What Roast Is The Strongest Coffee Which Is The Caffeine King

What Roast Is The Strongest Coffee? Which Is The Caffeine King?

Sluggish in the morning and your regular cuppa Joe is not giving you that caffeine kick, and you want to know what roast is the strongest coffee? Does switching your roast make your brew increase the amounts of caffeine in your coffee?

Is a darker roast stronger?

In this article I’ll not only tell you what roast is the strongest coffee in terms of caffeine levels I’ll tell you which bean and brewing method that gets the most caffeine per cup.

Let’s get down to it and find out which coffee has more caffeine than others and get brewing a real strong coffee.

Which Roast Has The Most Caffeine?

A light coffee roast has more caffeine when measured by the content of a cup of coffee. This is due to light roast beans being smaller and being roasted at a lower temperature and for a shorter period of time, you end up with more coffee and that means more and higher level of caffeine.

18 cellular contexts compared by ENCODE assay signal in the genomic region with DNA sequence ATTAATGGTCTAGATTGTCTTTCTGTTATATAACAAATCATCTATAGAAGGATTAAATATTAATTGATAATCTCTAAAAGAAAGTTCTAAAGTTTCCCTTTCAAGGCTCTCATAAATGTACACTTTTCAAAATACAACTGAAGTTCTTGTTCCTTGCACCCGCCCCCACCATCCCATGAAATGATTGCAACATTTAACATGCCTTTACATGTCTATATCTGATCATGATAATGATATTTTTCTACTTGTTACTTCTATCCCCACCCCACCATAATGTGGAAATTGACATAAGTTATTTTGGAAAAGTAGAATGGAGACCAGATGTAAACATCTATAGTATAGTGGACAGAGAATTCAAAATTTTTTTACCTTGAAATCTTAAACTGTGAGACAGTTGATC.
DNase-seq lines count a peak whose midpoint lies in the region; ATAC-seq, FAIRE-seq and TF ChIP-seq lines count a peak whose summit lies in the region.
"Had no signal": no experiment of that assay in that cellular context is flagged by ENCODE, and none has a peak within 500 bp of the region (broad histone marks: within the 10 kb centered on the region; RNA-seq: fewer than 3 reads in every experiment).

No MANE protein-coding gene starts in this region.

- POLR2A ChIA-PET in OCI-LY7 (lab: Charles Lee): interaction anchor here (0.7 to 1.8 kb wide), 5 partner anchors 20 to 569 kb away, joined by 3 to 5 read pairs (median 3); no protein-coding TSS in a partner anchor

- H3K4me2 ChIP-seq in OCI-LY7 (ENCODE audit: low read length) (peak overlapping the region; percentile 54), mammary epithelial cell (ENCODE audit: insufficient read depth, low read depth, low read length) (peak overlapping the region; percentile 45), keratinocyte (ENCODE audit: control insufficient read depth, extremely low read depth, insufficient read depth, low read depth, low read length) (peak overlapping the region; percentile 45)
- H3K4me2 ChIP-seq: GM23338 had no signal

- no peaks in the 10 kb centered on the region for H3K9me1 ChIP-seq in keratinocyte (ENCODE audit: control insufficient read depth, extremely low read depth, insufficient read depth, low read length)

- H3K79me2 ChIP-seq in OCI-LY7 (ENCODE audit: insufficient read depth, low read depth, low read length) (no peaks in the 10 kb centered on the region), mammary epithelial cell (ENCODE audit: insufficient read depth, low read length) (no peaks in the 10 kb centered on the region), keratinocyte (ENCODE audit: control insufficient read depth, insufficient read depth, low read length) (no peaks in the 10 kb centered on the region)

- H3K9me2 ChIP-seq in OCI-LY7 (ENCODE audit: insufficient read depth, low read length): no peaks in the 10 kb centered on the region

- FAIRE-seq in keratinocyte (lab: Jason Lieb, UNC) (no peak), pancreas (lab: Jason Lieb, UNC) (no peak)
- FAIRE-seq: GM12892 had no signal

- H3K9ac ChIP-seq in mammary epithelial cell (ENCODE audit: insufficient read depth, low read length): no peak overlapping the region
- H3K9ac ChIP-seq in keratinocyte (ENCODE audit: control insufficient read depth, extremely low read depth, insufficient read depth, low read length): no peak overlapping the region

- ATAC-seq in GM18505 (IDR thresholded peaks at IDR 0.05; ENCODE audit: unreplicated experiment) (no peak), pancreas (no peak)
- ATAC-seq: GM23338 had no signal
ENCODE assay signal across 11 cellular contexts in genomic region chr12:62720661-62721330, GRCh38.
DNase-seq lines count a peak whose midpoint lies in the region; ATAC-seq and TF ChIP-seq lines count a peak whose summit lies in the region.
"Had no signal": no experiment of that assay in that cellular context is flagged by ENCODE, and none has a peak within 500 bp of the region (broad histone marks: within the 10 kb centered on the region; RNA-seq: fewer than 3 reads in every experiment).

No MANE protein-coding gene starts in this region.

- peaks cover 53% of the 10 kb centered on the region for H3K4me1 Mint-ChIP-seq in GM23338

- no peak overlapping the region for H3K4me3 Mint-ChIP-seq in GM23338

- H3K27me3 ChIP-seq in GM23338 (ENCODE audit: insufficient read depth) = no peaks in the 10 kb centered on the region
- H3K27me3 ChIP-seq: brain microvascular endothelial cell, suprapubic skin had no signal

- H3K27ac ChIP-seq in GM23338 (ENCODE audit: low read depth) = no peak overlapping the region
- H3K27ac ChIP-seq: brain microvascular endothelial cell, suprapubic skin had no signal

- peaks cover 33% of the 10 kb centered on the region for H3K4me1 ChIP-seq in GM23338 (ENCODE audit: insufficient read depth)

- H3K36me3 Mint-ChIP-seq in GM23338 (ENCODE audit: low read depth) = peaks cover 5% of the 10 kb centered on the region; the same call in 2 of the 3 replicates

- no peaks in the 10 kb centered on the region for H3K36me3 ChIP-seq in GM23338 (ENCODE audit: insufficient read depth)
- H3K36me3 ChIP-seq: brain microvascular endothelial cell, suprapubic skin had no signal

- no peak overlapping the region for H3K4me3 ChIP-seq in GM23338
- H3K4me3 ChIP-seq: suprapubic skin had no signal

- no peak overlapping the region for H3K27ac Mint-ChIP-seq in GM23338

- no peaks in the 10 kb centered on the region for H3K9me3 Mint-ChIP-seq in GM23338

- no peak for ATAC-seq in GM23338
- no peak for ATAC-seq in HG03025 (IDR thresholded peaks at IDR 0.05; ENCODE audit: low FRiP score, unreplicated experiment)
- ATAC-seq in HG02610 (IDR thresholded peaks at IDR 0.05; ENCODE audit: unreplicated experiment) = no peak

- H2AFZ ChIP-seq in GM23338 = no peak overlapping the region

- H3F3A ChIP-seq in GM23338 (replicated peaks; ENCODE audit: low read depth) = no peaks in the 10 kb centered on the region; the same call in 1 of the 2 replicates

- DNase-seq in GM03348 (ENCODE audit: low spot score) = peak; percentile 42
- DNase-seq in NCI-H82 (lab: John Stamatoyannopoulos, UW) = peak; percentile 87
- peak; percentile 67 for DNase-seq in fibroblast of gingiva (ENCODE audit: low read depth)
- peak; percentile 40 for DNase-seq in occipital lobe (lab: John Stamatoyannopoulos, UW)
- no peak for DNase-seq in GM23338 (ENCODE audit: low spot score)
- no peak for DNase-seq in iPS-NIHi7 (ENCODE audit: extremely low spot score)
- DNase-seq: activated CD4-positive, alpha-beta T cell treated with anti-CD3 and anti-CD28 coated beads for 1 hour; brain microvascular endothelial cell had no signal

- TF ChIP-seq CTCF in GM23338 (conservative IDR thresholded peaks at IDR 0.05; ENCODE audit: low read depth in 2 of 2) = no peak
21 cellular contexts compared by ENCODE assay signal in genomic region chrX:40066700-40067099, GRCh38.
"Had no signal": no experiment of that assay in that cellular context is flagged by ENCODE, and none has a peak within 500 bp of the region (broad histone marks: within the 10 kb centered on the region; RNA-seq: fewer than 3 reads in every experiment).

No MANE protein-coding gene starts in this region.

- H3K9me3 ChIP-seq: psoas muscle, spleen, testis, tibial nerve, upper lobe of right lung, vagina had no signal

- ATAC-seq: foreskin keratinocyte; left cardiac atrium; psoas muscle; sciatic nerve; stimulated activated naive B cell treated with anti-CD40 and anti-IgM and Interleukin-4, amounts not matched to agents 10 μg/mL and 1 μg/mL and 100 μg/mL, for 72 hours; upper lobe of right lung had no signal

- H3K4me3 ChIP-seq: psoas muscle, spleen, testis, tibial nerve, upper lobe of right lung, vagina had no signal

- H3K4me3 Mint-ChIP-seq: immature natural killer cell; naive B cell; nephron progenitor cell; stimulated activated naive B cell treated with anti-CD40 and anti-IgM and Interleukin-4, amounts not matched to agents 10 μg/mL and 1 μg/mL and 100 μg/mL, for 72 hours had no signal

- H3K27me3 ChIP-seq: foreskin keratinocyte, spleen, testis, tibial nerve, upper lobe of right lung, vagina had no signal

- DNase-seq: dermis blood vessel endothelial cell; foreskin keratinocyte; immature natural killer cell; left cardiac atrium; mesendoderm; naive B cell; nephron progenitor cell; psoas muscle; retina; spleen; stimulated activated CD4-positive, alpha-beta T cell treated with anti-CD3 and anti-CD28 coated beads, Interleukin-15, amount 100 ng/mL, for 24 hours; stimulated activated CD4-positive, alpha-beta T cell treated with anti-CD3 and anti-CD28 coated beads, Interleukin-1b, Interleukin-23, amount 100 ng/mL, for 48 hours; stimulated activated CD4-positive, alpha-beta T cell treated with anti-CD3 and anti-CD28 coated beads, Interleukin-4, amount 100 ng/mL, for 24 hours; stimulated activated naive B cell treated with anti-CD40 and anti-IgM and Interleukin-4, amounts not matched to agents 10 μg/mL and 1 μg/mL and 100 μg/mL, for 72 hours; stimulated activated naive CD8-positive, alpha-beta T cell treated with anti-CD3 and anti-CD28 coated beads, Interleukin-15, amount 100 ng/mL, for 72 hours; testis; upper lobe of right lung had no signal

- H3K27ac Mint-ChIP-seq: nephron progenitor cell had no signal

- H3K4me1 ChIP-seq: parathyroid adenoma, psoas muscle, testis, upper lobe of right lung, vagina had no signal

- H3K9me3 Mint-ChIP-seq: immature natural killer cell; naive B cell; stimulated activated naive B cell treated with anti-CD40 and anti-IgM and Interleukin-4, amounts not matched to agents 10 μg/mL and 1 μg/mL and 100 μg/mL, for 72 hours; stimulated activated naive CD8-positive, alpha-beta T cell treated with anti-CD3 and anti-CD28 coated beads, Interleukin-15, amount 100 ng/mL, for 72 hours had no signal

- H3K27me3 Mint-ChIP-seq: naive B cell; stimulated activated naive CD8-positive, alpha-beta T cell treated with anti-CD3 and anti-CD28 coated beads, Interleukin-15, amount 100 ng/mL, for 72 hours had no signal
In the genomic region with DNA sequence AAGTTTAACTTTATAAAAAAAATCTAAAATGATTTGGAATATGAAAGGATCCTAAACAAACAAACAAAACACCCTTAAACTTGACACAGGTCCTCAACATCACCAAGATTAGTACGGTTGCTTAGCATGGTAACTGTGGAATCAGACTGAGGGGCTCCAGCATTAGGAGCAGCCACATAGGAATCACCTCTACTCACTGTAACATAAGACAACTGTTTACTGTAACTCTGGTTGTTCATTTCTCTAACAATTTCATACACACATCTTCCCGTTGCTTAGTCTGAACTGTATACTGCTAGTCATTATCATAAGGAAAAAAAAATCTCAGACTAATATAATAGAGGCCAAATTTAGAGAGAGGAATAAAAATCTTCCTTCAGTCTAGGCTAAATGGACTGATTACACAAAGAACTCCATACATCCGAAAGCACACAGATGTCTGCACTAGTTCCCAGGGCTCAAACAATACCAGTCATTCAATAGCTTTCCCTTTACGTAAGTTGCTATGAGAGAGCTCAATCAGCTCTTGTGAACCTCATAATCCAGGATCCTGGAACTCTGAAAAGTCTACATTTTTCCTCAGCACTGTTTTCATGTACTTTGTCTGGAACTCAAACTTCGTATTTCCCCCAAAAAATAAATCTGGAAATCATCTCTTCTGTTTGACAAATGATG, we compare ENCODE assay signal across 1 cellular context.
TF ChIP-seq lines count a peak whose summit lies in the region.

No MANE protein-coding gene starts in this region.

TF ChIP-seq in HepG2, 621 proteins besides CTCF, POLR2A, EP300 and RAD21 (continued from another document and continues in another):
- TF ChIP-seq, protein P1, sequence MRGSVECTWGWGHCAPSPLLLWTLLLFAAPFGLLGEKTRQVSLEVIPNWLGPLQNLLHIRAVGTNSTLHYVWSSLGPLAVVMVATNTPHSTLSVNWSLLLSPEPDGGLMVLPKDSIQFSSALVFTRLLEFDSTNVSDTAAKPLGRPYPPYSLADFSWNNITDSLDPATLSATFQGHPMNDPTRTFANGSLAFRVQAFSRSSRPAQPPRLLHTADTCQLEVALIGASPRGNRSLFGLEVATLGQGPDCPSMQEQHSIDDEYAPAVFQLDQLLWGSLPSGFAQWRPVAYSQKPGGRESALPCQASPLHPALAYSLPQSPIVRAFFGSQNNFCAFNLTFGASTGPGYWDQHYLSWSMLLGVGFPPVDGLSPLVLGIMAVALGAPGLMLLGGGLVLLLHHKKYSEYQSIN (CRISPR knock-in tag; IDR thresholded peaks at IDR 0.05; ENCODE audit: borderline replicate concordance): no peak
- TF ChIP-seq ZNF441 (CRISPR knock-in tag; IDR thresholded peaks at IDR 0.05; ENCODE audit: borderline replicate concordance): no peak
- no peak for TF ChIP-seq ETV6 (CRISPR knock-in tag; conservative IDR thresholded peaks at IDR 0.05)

This is when you measure by scoop and not by weight.

Due to dark roast coffee beans being bigger in size than lighter roasts due to the beans expanding, you get fewer beans used (assuming the same grind size). You will end up with fewer beans used to fill the scoop and thus a reduced caffeine content.

When you measure by weight, it is a different story. Dark coffee beans are denser and have more of their water content roasted out during the roasting process than their light roasted coffee beans counterpart and have a reduced mass and thus more caffeine.